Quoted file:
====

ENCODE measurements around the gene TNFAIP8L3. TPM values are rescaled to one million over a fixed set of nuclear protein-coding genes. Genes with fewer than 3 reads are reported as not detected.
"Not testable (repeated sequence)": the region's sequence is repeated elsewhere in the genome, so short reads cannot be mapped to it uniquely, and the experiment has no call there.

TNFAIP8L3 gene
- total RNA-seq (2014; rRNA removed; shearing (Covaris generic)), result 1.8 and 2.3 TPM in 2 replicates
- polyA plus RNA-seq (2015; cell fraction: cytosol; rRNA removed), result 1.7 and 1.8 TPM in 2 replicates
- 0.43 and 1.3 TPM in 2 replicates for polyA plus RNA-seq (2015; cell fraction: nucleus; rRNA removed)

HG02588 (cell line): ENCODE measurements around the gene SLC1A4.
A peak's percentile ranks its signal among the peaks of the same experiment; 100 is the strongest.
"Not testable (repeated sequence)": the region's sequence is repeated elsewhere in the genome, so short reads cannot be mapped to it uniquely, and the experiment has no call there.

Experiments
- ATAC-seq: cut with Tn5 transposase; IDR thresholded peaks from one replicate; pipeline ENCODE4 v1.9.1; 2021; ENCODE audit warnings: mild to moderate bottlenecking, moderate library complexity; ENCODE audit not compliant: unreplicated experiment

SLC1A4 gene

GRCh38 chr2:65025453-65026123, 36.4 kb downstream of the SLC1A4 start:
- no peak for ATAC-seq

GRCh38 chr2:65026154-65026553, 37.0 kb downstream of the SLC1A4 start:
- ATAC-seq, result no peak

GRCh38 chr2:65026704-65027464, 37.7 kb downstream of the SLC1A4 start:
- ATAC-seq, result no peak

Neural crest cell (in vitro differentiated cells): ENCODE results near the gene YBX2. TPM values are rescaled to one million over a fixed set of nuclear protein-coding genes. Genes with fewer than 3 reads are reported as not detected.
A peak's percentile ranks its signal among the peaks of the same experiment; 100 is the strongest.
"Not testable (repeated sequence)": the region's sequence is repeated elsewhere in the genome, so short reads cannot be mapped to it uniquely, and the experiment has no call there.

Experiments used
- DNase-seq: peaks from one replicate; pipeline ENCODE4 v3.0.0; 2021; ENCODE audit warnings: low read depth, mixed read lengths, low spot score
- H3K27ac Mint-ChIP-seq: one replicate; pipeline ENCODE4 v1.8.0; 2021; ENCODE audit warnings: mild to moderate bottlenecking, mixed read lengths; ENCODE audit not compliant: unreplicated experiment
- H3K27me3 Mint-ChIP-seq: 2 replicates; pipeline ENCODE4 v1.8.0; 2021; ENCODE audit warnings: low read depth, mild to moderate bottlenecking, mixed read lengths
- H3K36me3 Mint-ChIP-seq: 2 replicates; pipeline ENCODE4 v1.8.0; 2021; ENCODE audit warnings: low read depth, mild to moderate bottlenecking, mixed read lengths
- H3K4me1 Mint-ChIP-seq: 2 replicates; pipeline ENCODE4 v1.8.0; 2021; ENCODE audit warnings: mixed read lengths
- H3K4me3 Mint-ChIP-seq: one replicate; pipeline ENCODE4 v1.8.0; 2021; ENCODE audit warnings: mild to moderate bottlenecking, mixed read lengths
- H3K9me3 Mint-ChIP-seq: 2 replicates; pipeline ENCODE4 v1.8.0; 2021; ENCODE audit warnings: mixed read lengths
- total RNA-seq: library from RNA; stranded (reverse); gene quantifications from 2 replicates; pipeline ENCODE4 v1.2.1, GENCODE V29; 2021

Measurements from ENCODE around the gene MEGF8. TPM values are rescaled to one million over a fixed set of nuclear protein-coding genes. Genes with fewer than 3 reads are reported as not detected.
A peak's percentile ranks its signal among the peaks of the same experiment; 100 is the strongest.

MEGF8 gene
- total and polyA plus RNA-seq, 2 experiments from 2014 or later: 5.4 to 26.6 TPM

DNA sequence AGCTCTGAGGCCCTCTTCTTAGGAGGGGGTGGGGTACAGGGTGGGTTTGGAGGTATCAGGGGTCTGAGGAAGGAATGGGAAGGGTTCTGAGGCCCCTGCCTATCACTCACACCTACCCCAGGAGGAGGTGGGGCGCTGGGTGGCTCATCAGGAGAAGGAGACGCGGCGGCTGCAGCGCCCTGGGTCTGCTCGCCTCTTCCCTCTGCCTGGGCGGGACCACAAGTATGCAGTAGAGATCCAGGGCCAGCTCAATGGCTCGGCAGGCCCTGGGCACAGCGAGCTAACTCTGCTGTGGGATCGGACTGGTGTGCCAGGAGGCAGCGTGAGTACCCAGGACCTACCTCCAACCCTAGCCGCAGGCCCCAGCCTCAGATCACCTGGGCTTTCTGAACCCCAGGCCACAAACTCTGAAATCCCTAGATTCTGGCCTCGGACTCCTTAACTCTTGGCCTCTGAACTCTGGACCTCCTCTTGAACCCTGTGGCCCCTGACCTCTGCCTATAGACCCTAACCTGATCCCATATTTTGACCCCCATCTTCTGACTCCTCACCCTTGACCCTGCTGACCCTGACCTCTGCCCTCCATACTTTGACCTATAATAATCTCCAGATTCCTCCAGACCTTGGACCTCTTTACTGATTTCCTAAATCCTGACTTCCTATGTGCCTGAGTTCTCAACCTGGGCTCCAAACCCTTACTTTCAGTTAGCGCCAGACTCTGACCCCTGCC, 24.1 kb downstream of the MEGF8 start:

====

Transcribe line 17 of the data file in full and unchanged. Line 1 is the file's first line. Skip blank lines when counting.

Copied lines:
GRCh38 chr2:65026704-65027464, 37.7 kb downstream of the SLC1A4 start: